However, the first problem is that rubber takes between six and seven years to produce its first harvest of latex. Any expansion of the crop now will have to survive in the market at that time and not now. The dominant countries in the industry can also expand their crops and it is highly unlikely that the power structure in the market will change significantly. However, the country could produce rubber for the domestic market as it currently does. What usually happens is that Colombia imports finished rubber products. In 2018, it imported US $8,194,000 in medical / surgical gloves(4) alone and US $13,147,000 of natural latex, out of a total in rubber products of US $ 977,528,000 according to the International Trade Centre.(5) Just in rubber tyres the country imported in the same year US $176,301,000 from just one country; China, out of a total of US $ 644,234,000 spent on tyres i.e. the main market is for tyres imported for the car industry. Colombia does not process that much rubber for that industry and currently lacks the ability to do so. The internal market may be in various types of gloves and they will almost certainly sell us the idea as a fundamental part of our medical security, even though there are no grounds for thinking that this will really be the case.
If it were a necessary product for sovereignty in the production of latex gloves and not to export to other countries and if it really were a question of security, then the cost of the seven unproductive years should be borne by the State and not the peasant through a loan that they must pay back, as currently happens. The processing of rubber should also fall to the State and not private companies. If it really is for our security in the face of future epidemics it should be the State that takes charge of the proper storage, supply and delivery of those products when they are needed. Of course the state is not going to do anything of the sort. The new champions of the rubber monocrop will appeal to a supposed sanitary need as an opportunity to strengthen the internal market, but none of this will be applied, it will be the old market and its formulas where the peasant takes on the costs of production and the usual companies will have a field day speculating with prices in the case of another emergency.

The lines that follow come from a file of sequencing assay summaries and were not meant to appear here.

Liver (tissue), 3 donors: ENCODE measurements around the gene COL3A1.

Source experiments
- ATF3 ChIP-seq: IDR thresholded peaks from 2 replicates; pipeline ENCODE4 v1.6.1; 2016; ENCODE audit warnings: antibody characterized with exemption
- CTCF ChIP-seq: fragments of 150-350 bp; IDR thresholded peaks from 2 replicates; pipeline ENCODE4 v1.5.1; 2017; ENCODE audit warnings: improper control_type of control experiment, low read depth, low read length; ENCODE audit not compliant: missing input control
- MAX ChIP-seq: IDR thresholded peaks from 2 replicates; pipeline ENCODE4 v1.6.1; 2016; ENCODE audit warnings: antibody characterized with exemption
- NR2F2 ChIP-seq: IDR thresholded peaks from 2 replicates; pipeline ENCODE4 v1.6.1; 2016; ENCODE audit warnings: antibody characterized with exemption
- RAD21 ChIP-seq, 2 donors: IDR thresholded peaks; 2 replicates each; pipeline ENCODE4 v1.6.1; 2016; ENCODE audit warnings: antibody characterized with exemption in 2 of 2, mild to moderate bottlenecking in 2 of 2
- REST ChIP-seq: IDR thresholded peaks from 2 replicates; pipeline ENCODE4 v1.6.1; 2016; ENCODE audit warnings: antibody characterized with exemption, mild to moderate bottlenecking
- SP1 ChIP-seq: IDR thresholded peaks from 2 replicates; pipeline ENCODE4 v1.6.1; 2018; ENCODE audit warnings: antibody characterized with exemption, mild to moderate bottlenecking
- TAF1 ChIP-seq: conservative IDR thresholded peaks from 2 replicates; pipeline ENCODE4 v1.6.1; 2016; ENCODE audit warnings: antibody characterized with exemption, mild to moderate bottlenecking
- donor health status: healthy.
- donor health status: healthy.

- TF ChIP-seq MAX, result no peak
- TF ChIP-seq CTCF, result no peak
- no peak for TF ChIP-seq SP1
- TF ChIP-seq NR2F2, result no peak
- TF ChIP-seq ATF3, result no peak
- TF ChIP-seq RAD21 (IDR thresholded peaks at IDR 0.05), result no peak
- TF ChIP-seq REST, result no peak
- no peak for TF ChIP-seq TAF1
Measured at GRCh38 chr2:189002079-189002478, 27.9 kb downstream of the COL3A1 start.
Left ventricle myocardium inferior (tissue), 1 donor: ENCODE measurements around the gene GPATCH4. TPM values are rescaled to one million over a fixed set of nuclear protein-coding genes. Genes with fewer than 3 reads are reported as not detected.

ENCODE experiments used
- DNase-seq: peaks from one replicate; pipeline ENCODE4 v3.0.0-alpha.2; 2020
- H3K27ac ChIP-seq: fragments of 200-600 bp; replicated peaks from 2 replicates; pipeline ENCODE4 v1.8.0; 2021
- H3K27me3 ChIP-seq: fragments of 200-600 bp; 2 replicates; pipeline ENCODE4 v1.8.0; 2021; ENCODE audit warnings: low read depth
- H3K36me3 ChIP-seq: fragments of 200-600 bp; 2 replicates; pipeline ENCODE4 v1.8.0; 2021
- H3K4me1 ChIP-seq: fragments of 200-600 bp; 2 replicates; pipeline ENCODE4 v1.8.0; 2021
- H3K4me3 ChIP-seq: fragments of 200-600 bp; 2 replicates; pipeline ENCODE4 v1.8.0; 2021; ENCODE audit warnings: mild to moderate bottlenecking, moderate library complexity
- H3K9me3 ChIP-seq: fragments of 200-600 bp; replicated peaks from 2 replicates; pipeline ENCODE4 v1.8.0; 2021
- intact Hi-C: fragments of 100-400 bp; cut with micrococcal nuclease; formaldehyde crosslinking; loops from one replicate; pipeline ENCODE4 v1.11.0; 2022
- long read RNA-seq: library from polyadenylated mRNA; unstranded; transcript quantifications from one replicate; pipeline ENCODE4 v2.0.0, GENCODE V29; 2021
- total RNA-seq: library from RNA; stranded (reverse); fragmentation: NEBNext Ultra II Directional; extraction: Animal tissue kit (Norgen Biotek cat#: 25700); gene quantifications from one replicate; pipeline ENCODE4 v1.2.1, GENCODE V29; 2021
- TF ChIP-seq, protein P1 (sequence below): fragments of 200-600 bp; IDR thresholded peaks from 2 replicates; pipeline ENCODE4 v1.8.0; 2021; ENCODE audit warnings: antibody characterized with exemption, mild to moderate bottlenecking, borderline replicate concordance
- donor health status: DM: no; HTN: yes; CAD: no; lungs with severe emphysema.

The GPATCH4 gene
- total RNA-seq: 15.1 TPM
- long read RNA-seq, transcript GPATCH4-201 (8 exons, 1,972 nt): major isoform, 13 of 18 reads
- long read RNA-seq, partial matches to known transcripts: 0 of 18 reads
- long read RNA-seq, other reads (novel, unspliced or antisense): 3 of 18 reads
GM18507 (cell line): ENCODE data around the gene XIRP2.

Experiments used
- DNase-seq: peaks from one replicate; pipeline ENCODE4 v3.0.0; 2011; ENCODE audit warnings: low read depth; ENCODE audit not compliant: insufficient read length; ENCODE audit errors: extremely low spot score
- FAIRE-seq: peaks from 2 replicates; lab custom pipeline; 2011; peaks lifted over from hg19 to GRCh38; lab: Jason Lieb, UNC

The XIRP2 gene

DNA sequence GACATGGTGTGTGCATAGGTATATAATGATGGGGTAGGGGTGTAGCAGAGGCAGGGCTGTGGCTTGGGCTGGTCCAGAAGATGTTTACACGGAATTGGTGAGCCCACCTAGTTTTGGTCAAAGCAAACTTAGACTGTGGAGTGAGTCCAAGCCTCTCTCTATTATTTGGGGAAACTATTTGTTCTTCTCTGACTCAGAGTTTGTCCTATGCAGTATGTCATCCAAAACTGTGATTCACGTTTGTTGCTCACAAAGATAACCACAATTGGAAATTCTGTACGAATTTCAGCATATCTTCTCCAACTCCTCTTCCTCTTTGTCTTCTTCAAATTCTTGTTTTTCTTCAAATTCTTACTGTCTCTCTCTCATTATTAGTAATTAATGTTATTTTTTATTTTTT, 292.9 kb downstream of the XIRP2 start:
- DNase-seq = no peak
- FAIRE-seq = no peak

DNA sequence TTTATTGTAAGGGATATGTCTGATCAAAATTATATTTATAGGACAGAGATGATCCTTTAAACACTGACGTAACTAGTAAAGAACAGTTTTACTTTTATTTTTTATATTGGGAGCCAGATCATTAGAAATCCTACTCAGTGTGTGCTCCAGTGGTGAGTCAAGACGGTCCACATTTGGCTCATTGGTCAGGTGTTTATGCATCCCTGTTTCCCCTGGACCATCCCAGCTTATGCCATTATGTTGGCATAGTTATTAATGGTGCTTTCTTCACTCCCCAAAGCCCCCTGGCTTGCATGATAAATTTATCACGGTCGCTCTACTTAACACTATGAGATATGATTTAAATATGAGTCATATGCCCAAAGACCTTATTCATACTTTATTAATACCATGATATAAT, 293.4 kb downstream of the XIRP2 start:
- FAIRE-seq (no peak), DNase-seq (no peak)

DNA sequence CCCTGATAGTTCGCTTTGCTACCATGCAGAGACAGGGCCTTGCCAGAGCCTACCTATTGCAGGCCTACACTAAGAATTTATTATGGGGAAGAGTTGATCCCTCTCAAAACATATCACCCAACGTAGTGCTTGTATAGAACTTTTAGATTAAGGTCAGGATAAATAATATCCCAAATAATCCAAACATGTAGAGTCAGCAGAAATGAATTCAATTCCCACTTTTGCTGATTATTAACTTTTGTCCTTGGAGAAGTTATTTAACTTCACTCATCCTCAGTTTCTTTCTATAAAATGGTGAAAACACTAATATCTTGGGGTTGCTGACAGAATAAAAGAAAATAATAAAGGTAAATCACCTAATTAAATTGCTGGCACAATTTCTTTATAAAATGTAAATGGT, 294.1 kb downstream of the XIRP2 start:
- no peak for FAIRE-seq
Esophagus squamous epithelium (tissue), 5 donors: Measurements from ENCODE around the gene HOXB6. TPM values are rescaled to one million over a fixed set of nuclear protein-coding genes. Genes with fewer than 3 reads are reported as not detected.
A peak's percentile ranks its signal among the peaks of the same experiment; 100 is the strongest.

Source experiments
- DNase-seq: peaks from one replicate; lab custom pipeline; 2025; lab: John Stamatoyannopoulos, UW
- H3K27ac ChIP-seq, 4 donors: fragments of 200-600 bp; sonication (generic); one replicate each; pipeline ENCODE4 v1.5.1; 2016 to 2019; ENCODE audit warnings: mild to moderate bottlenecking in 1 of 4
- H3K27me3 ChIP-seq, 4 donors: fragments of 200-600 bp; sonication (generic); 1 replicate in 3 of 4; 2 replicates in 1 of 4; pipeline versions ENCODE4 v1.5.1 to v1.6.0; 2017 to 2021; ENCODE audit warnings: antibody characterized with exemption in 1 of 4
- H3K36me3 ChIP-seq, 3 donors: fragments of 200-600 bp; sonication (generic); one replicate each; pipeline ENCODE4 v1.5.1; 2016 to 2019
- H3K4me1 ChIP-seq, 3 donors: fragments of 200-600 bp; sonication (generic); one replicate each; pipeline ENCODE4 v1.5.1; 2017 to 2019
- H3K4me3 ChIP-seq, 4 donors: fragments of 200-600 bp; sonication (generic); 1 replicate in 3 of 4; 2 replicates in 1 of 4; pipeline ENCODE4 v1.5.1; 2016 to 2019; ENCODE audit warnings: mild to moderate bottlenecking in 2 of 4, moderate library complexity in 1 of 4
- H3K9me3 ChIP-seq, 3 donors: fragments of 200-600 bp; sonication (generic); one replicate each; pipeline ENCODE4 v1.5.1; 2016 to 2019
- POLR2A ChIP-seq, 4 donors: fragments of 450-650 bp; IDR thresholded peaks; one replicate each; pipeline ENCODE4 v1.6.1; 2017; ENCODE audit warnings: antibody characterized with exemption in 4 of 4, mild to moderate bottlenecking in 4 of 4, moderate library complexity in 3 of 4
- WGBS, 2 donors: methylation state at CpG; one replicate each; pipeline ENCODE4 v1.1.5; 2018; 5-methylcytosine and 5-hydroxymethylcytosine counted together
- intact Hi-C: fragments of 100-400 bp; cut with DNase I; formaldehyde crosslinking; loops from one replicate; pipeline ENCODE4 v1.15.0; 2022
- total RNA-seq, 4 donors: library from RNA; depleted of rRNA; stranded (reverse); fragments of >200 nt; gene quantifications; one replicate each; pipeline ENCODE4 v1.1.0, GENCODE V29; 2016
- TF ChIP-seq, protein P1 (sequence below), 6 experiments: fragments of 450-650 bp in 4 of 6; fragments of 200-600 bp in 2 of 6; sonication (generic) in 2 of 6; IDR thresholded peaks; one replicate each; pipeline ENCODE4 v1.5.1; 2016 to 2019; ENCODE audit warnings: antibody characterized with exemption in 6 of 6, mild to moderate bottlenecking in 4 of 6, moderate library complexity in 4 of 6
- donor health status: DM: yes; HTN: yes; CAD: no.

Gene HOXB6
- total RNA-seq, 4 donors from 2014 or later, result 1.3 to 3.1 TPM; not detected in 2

The social aspects to this monocrop will not change, nor will the ecological problems related to its production and use disappear. Covid-19 is precisely a problem that arises due to the assault by capitalism on nature and its methods of agricultural production, amongst other things. Of course, we need rubber and its use in a sanitary setting is widespread around the world, notwithstanding other alternatives for those who are allergic (which bring their own problems). Thus, the current emergency does not place on the agenda the expansion of the rubber monocrop, but rather the complete opposite, an end to monocropping and a more rational production and consumption of all products, whether they are based on natural or synthetic materials. So if some country has to increase its rubber production and increase the size of the land given over to it, then it can be done not as a monocrop but rather as a crop that is associated with other crops and not just one or two, as sometimes even capitalists do that in the first years of growth of any late yield crop, but rather an association with innumerable crops throughout its productive life, i.e. another type of relationship with nature and another kind of agricultural production is required and another style of consumption and a reduction in our patterns of consumption and the frequently unnecessary use of private cars, would reduce the rubber demand for tyres and there would be no need to plant any more trees to manufacture gloves, as the already existing ones would meet that demand.
(1) Politico (31/03/2020) Macron urges massive in local production of local equipment https://www.politico.eu/article/macron-urges-massive-increase-in-local-production-of-medical-equipment/
(2) Francisco de Roux was the director of the Programme for Development and Peace in Magdalena Medio, and as such aggresively promoted monocrops amongst the peasants, particularly African palm, following the murder and desplacement of many leaders. The model he adopted was the same model promoted by the World Bank, an institution that financed his body, and the palm company Indupalma i.e. the Productive Alliance and Associate Work Cooperatives. Nowadays he acts as the president of Colombia's Truth Commission, though it is not expected that he acknowledge his own role in the Colombian conflict.
(3) Ó Loingsigh, G. (2019) Extractivismo y muerte en el nororiente, Bogotá, Equipo Jurídico Pueblos, p. 133 Available at https://www.equipopueblos.com/project/extractivismo-y-muerte-en-el-nororiente/
(4) Although there is a technical difference between medical and surgical gloves the page from which the data was taken does not distinguish between them.
(5) Statistics are taken from the International Trade Centre's Trade Map available at https:// www.trademap.org/Index.aspx